INTERPRETING TRADITIONAL KNOWLEDGE
Native Americans have a strong tradition of architectural form varying in size, shape, permanence, structure and material. Each Nation has developed its own unique architecture throughout history in order to best suit their needs and the requirements of their climate. Their buildings address the primary need for shelter in an environmentally conscience and contextually responsive manner. The shape, form and materiality of all the buildings formed across North America are different depending on the location of the site and the materials that were immediately available. A Native American concept of architecture, historically, has always been site responsive on all scales. The architecture is conscious of the sun and moon, constellations, changes in season, fluvial processes, prevailing weather patterns, migration of animals, and the fertility of the soil. Buildings were responses to the need for survival of not only the builders bodies but also their spirituality and culture, thereby producing the built form as not only a place to live but a place that documented their way of life including their beliefs in relation to each other and the world around them.
The longhouse, used by the Iroquois and Wendat, is a built form but it was also, in the case of the Iroquois, a symbol for the connection between the Five Nations. Physically, the building was an elongated rectangular house which accommodated an extended family. Located at the east and west ends were the only entries into the house. Symbolically, the Longhouse represented the people of the longhouse or Haudenasaunee, linked as one large family with the Mohawk in the east and the Seneca in the west protecting their respective doors. Symbolically, the built form was not only used for shelter but was representative of their beliefs, planning and processes.
The Kiva is another building which caries in its form allegory and metaphor. In the Kiva, formed by the people of the Pueblo , there was a distinct connection between the built form and the emergence of life. The Kiva is in the shape of a cylinder, the circular form representing the continuous cycle of life. The floor of the Kiva is sunk approximately four (4) feet into the ground symbolic of the underworld. The entrance to a Kiva is through an opening in the ceiling, climbing down a ladder with poles that extend high into the air. The ladder is called a sipapu from the Hopi word for the mythic place of emergence. Combined with the ladder a Kiva symbolically represents the accent through the procession of underworlds into the present.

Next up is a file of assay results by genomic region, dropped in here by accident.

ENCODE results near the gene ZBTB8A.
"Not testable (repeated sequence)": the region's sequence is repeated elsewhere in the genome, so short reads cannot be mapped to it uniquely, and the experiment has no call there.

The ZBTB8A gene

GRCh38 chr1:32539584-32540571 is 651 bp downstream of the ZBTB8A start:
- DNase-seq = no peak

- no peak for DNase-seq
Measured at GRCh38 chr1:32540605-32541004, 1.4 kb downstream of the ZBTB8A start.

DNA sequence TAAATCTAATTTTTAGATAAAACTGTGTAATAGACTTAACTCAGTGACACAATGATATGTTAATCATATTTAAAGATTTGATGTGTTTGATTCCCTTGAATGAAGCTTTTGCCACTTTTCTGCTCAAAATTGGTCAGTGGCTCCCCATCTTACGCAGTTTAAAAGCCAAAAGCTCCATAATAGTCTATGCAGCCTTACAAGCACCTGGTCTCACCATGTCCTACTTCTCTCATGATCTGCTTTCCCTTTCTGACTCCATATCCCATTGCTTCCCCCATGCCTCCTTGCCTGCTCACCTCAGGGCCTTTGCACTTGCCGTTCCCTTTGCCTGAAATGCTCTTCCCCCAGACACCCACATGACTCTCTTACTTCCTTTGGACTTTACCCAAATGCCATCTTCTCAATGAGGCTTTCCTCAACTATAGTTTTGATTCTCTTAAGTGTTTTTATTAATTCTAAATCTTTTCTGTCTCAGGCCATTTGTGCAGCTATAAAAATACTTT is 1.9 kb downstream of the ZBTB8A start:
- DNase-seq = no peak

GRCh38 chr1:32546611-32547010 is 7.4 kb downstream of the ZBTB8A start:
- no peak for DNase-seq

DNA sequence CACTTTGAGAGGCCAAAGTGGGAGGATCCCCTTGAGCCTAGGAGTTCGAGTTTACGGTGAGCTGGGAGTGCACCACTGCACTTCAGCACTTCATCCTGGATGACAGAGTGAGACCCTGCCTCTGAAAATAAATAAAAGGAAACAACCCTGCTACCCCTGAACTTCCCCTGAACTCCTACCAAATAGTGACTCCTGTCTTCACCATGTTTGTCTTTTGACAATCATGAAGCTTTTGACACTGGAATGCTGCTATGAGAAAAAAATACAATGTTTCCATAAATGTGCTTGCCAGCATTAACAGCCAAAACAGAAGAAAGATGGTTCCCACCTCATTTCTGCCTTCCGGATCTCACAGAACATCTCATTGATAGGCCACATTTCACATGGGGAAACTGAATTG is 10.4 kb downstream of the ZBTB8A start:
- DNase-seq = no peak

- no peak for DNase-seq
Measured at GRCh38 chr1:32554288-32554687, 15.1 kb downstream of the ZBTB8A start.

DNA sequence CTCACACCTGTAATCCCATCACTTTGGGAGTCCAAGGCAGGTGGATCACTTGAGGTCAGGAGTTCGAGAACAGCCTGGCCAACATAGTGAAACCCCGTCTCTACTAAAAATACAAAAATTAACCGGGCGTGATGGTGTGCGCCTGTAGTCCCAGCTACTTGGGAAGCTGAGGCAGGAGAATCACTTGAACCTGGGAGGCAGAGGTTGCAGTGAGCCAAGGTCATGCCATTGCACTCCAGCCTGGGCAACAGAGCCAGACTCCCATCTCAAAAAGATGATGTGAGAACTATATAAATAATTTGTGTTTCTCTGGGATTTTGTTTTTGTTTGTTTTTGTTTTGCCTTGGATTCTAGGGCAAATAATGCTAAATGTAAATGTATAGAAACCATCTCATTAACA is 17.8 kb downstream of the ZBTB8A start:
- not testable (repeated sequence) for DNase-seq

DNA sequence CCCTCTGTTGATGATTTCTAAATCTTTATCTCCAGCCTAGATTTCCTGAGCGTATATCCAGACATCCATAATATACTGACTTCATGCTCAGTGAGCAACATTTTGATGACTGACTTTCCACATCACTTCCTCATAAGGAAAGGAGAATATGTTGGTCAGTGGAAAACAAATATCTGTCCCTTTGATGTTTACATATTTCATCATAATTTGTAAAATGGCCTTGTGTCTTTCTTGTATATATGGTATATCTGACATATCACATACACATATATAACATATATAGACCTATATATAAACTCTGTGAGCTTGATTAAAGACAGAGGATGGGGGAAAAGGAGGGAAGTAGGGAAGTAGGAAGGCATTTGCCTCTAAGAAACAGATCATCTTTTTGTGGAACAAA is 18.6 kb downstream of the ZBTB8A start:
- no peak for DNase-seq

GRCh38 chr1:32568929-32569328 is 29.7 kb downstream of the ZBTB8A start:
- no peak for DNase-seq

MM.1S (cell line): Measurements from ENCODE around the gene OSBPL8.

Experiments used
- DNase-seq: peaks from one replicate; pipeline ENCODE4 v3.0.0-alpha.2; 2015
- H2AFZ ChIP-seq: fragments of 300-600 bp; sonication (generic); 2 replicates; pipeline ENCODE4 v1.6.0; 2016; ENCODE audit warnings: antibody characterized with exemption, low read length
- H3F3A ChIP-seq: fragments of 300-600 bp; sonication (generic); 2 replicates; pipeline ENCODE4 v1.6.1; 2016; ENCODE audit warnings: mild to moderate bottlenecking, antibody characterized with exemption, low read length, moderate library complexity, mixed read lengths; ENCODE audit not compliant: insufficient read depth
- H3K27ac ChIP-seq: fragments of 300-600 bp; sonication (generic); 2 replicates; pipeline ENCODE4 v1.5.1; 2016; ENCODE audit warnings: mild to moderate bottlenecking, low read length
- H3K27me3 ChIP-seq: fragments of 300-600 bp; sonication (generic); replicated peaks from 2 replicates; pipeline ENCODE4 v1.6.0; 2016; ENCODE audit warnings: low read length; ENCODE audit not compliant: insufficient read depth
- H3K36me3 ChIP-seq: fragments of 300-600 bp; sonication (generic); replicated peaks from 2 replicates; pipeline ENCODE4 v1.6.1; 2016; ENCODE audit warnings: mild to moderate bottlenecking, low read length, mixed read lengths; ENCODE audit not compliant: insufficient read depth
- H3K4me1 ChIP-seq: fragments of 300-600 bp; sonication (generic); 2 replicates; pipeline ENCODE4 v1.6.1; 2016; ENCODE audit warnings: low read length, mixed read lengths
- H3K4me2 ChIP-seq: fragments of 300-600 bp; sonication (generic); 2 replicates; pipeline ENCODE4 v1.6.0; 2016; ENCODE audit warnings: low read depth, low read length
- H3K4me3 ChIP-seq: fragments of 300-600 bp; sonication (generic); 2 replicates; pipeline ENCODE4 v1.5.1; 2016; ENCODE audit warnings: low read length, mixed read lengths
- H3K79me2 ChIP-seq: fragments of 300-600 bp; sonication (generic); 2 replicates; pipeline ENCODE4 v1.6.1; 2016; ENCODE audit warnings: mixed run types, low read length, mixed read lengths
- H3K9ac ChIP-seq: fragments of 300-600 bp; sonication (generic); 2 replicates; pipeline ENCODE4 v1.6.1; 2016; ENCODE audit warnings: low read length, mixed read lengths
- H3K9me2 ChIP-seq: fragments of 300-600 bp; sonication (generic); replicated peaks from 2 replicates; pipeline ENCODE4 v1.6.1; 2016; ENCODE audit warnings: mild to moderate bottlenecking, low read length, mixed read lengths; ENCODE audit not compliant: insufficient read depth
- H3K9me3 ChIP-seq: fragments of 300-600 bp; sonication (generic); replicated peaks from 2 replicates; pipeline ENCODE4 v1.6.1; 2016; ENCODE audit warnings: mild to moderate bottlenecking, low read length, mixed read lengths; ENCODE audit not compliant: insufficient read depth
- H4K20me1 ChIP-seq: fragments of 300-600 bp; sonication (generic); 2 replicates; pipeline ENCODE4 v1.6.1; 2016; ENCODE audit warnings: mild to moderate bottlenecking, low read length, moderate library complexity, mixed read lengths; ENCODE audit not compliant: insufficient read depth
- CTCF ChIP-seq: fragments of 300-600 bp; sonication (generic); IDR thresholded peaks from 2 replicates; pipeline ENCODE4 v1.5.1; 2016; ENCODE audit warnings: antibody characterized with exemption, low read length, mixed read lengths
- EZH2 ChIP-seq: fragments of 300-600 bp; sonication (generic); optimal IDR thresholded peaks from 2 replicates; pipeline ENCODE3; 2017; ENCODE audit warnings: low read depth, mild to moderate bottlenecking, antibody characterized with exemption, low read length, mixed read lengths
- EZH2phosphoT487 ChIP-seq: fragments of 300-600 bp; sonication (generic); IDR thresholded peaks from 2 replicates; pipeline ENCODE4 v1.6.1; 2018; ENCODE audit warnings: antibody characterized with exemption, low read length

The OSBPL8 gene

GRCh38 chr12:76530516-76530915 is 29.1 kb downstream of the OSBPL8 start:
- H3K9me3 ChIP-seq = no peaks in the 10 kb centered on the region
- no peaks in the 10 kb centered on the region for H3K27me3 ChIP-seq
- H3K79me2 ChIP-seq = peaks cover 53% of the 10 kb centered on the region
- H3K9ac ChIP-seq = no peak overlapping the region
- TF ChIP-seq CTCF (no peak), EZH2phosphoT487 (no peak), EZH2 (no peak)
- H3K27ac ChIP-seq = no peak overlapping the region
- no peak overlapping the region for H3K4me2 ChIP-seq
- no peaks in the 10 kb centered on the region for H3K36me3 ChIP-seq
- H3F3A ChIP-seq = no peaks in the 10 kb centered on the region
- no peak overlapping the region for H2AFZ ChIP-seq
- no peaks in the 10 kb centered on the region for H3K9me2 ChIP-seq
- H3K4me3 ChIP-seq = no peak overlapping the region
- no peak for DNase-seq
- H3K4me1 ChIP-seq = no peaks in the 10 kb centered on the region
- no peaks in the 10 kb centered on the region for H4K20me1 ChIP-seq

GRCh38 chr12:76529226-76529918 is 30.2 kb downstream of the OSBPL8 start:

There are many symbols present in Native American history. All are important to their individual Nations and all are symbolic of the connection between the people and earth. A number of animal forms are considered symbolic in Indigenous cultures including; eagle, thunderbird, eel, bear, turtle, wolf, deer, snake and beaver. These forms and figures can be found on, and in, many of the Indigenous structures still standing in North America . Located just outside of Atlanta there is a stone effigy of an eagle constructed of limey quartz stone over 2000 years ago. This effigy is believed to be related to the Hopewell site which contains many earth mound formations includes a snake form approximately six hundred (600) feet long. Extremely visible are the effigies found in totem poles in the North West Plank houses. The totems contain mythical forms often morphing into and out of each other; bear becoming frog and then bear again. The figures contained within the totem are representations of the important icons directly related to the North West cultures and contain a symbolism that would be hard to understand if one was not fully immersed in the culture. These effigies serve as a reminder that Indigenous people have been active participants on this land for thousands of years.
Also, there is a direct connection between Native American architecture and the cosmos. Representational symbols and forms of seasonal cycles, including the sun and moon, planetary alignment, summer and winter solstice, and the alignment of the stars have all been found in historic Indigenous architecture. Also, primary forms including the circle, square, and pentagon are present in almost all of the indigenous structures. Form and figure are present, either in the massing qualities or in the application of patterning and graphics. The forms are simple representations that carry an entwined meaning that is only relevant to those who understand the culture completely. There is less literal interpretation and more implied meaning in the symbolism which allows for the constant evolution of meaning within the cultures. One may say that the story should be told by the architecture rather than read by the viewer.
The Haudenasaunee people have many symbols and metaphors that are very relevant to their daily life and culture some of which include; the tree of peace, the 9 clans and their animals, sky world, the four cardinal directions, turtle island, and the eagle. All of these characters have a larger meaning that is inherent in the essence, meaning and metaphor of the symbol.